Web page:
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Government of SA - Habits

All children have behaviours that soothe and comfort them. Sometimes these develop into habits that can worry, annoy or embarrass parents. Habits can start when a child is tired, stressed or bored. They can continue after the reason has gone.Photo of a girl turn head back

Most habits are not a cause for concern. They usually go away by themselves as children mature.

What causes habits?

A habit is a pattern of behaviour that happens often, and sometimes without thinking. Habits form when a certain behaviour makes us feel good in some way. We keep doing it to get those good feelings. A habit can help us cope, but sometimes it can also cause problems.

When young children develop habits they are usually normal behaviours for their age that help them feel calm and relaxed. They give children a sense of control and safety, and help them to cope:

  • when they are worried or stressed
  • when they are tired or bored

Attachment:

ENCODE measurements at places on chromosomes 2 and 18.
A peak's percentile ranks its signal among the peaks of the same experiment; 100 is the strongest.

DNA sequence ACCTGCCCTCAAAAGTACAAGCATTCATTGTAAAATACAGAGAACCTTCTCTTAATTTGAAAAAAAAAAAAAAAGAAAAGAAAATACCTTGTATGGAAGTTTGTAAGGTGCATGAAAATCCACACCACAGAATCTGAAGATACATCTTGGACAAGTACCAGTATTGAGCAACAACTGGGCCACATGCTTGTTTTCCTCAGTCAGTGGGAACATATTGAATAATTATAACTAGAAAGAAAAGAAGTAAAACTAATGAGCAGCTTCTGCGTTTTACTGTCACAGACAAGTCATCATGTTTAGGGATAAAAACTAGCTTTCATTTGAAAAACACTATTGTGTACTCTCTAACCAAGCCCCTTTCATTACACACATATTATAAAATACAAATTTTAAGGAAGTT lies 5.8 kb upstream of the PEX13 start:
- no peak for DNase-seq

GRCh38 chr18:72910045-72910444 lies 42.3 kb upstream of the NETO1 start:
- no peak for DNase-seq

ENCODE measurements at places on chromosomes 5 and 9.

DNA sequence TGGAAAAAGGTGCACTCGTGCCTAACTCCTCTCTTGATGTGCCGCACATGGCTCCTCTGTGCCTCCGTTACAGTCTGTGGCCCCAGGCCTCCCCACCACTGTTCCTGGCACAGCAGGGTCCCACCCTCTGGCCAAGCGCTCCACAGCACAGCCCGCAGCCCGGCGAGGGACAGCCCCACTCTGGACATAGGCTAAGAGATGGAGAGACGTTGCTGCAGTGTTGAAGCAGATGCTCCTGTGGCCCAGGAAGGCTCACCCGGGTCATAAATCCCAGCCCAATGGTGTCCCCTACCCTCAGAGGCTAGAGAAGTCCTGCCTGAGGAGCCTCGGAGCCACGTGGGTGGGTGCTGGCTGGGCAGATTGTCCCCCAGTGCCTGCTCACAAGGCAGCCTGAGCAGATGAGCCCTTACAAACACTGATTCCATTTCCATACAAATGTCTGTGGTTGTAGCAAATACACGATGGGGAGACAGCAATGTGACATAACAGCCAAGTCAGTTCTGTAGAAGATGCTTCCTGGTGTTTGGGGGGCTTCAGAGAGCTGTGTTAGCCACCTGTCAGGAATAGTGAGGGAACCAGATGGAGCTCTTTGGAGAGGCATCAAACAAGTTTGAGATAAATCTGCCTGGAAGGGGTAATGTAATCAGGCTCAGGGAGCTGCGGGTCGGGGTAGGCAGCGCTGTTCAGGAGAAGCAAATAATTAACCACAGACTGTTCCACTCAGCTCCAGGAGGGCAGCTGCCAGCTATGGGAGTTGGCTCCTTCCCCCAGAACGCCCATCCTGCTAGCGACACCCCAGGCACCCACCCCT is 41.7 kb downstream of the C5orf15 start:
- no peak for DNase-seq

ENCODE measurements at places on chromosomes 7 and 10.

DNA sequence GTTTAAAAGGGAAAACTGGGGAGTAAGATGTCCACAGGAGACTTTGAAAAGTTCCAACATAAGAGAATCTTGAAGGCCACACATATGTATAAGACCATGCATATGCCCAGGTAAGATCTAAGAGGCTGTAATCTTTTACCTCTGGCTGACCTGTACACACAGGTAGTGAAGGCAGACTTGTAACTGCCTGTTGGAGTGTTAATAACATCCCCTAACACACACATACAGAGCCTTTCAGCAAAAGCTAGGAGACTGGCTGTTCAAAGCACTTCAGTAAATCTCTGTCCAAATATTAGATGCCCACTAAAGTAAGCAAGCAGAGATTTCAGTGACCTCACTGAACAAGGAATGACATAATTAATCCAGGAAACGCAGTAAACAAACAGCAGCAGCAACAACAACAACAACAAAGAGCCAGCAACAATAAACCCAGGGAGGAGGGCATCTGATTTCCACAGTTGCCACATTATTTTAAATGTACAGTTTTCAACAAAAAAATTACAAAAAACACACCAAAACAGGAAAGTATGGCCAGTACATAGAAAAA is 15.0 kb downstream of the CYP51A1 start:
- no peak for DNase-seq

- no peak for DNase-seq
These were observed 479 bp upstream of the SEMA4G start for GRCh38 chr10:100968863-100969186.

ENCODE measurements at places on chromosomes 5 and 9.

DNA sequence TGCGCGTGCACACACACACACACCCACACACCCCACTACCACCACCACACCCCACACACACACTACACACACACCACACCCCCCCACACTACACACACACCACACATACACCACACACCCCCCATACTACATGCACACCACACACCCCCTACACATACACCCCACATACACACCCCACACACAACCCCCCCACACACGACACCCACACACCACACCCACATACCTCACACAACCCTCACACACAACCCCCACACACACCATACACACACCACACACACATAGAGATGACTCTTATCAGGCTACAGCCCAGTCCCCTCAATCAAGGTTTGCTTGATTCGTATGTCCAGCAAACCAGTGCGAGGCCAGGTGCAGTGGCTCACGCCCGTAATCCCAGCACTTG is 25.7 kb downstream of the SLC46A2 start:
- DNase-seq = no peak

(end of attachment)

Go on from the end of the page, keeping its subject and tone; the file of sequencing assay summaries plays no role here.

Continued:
• at times of change
  • in new situations
  • when a parent is not there.

Habits help children feel comfortable until they learn other ways to feel OK.

Sometimes habits have other causes, e.g. a child eating dirt after the age of two may be a sign of developmental delay. Habits can also be learned from parents or others in the family, e.g. nail-biting can often be seen in more than one family member.

Most children grow out of a habit without parents doing anything. If you ignore it, it often goes away by itself. But if a habit gets in the way of everyday activities, or causes harm or embarrassment, there are things you can do to help children stop the habit.

As children feel safer and more secure they have less need of a comforting habit. Warm, affectionate care and consistent family routines can help children feel more secure.

Most habits go away by themselves. If you are helping a child give up a habit, gentle reminders and praise for small changes work best.

Dummies, thumbs and other comforters

Sucking is a baby’s first instinct. It’s healthy and normal and linked to their need for food. It is also a way they explore their world. The need to suck usually gets less with age. Many young children suck on a dummy, their thumb, a soft toy or special piece of blanket. It can help them feel safe and secure, e.g. at bedtime or when in the care of others.

It’s best if children give up their dummy or other comforter when they are ready, rather than when others think they should. They can become more anxious or upset if a comforter is taken away when they still need it, especially younger children. When you see your child has less need of a comforter you can help them give it up. Choose a time when your child is not stressed, lonely or bored. You could: